The object of Pay by Weight was and is to encourage people to think about the waste they create and introduces in practical terms the “Polluter Pays Principle”, that is if you create waste you pay for disposing of it. Pay by WeightThe majority of domestic waste that people produce is reusable and can be recycled or used as compost, and are what as known as green waste and brown waste. The remaining waste is called general waste and normally went to landfills, which are now being closed off, and rightly so, as a waste solution by EU directives. As a large proportion of householders did not and do not segregate their waste, preferring to put their food waste or indeed all their waste into the general waste Pay by Weight was introduced. While Pay by Weight is a seismic shift in how householders look at their waste, with most seeing the merits environmentally, they are not willing to pay extra to do so. pay by weightUnfortunately there are costs involved in implementing a regime that penalises the polluter, involving extra bins for each household, the kitting out of refuse trucks to be able to weigh each bin, the additional costs of  extra bin rounds for the collection of the more diverse bins, the extra administrative costs etc. For those who recycle and diligently manage their waste this may seem unfair, as their charges may rise, but not as much as those who do not waste segregate or recycle and place all their waste in the general waste. As with all new regimes that increase costs the public have a right to be cynical and sceptical, and it therefore rests with the enforcement agencies to ensure that the bins are monitored and that enforcement is not dependent on the waste service providers or members of the public. For Pay by Weight to succeed, equity and enforcementenforcement are critical and sadly it would appear that those who were responsible for introducing the concept are failing both to educate and inform the public as to the rational and merits of Pay by Weight and to explain how they will police the new regime and what penalties and sanctions  will apply to those who do not abide by the rules and refuse to respect and care for our environment. The polluter has cost us environmentally and is now costing us financially…how much that will be rests with the department, the waste service providers and the enforcement agencies!

Waste Service Providers outlining their Pay by Weight Charges

With the introduction of Pay by Weight charges in three weeks time, Waste Service Providers have begun to outline the charge that they will levy when Pay by Weight comes into effect on July 1st. The charging mechanisms vary with some companies not currently being in a position to provide their charges. Hopefully by the month’s end all Providers will have a schedule of their tariffs available. The charge will consist of a yearly service charge, a potential lift charge per bin, and a cost per kilogram for the various waste types, that is recyclables, biowaste (food waste) and residual (landfill waste). One of the first companies to disclose their charging regime was Thorntons whose charges consist of a 2€/week service charge, a 35c/kilo and 20c/kilo charge for landfill waste and food waste respectively, and no charge per kilo for by weight charges thorntons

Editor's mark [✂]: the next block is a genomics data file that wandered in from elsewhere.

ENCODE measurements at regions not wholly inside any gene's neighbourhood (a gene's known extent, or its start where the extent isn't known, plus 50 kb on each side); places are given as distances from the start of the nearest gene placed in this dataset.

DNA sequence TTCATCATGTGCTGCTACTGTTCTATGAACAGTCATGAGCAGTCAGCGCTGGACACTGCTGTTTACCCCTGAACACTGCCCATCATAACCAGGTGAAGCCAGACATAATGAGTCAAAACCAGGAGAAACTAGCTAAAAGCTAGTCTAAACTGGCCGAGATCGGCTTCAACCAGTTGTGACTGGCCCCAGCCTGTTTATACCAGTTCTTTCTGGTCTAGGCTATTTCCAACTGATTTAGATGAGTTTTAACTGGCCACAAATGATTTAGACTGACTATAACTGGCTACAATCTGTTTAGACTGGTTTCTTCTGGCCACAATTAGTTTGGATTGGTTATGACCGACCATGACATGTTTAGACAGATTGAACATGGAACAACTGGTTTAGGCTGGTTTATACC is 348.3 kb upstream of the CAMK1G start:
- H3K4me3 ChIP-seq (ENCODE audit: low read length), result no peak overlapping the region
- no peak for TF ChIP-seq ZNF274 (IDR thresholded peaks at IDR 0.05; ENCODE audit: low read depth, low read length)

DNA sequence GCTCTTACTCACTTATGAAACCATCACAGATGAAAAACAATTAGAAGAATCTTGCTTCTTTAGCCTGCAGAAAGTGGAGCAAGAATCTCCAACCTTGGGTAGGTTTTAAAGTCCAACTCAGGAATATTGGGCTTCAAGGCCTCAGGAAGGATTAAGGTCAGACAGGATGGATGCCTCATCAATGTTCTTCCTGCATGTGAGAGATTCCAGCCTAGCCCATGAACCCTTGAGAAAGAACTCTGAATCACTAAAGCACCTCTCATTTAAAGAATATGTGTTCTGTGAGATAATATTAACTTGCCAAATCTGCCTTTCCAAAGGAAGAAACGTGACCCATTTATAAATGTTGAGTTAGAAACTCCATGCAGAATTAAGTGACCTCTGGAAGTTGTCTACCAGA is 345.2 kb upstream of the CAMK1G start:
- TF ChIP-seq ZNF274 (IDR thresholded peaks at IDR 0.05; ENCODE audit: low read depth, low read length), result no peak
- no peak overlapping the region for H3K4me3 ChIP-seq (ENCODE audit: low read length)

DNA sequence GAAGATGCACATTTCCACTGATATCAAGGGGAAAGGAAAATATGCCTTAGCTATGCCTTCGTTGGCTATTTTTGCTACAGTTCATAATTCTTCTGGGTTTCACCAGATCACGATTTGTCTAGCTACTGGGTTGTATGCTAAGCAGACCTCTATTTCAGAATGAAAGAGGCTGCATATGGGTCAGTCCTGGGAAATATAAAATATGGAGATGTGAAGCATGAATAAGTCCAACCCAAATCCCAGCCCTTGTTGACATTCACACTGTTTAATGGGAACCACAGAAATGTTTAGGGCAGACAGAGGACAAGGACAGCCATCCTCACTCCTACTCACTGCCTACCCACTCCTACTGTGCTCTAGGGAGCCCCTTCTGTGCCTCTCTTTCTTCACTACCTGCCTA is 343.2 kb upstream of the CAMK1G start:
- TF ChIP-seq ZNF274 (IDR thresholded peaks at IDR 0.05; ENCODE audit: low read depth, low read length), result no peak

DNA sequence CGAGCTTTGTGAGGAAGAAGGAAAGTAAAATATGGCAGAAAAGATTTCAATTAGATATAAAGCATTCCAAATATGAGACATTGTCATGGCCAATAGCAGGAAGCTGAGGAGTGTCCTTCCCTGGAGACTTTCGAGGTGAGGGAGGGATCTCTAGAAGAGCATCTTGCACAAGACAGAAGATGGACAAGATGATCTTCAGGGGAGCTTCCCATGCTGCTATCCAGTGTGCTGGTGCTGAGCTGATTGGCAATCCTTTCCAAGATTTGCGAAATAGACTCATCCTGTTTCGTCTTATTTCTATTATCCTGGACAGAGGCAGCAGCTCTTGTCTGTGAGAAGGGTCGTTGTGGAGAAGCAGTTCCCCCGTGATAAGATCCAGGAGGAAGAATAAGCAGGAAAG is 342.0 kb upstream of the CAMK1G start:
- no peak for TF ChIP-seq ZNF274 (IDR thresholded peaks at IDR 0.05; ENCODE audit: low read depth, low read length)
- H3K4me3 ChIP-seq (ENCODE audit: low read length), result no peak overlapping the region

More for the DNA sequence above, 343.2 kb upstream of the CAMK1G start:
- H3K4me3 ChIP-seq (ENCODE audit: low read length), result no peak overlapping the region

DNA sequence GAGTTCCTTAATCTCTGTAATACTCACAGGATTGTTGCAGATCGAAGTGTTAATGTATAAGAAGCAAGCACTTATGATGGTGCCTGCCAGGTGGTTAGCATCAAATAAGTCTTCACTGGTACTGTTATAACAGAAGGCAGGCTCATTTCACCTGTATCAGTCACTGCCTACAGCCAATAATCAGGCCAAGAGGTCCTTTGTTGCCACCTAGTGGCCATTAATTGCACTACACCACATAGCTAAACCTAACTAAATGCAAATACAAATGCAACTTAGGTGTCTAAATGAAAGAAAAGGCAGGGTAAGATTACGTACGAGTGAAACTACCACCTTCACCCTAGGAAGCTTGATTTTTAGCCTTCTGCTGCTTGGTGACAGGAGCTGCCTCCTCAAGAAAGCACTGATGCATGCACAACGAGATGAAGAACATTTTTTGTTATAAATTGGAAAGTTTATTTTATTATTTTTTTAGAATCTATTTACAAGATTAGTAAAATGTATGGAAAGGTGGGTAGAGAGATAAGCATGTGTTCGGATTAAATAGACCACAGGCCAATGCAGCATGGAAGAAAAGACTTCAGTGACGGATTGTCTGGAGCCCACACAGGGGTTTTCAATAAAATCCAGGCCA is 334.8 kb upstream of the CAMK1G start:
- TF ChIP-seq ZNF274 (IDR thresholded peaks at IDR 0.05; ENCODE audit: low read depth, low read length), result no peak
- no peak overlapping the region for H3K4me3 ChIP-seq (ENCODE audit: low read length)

This is an excellent start to the introduction of Pay by Weigh charges , with landfill waste being penalised by a factor of 75{b050ebef00e2b6e935b95b021e9f55f4ab20ffeed47f29e2aa25a2081fec5bc8} above food waste, thus encouraging customers to segregate their food waste. And  as recyclables have zero charge per kilo, it now most certainly pays to segregate and recycle your waste. Furthermore by using Brustibinbrustibin_logo, not only will you save on your waste  charges but you will do so effortlessly and without a hassle!

Compostable Liners..How Good are They? Better than most..


Brustibag does not Leak!

With the forthcoming introduction of Pay by Weight Waste Charges, discussions have been ongoing regarding the use or otherwise of Compostable Liners. Firstly a distinction must be made between Compostable Liners and Biodegradable Liners, as Compostable Liners decompose more quickly, do not leave any harmful residue after decomposition and are compatible with the now mandatory Brown Bin collection service. Compostable liners can be easily indentified as they are compliant to EU standard EN13432. Apart from being Compostable, they are semi-permeable allowing air to permeate through the liner, while not allowing moisture out. Therefore they do not leak, and allow air in to dry the waste!

Pay by Weight Brown Waste


Pay by Weight Brown Bin

Food Box

Pay by Weight Brown Bin

Paper Liner



They are heat resistant to 75 degrees, meaning that they can handle hot food. They easily fit the shape of the container which they are lining and are easily tied for transferring to the brown bin.These characteristics, when combined with the use of a vented caddy or inner bin, allows the bio waste to gradually dry, reducing its weight and preventing odours. They are non absorbent in that they do not absorb juices or moisture that may be in the biowaste so they do not discolour , become stained or become mouldy.

Once full and tied, and prior to the onset of decomposition, which usually begins after five days use, the liner is dry and clean and easily handleable. And to top it all, they usually come in rolls of 20 (e.g. Brustibags) saving on storage space ,and as they cost approximately 15-20cents per liner, they not only are the best, but also the most cost effective solution for biowaste collection and storage in the kitchen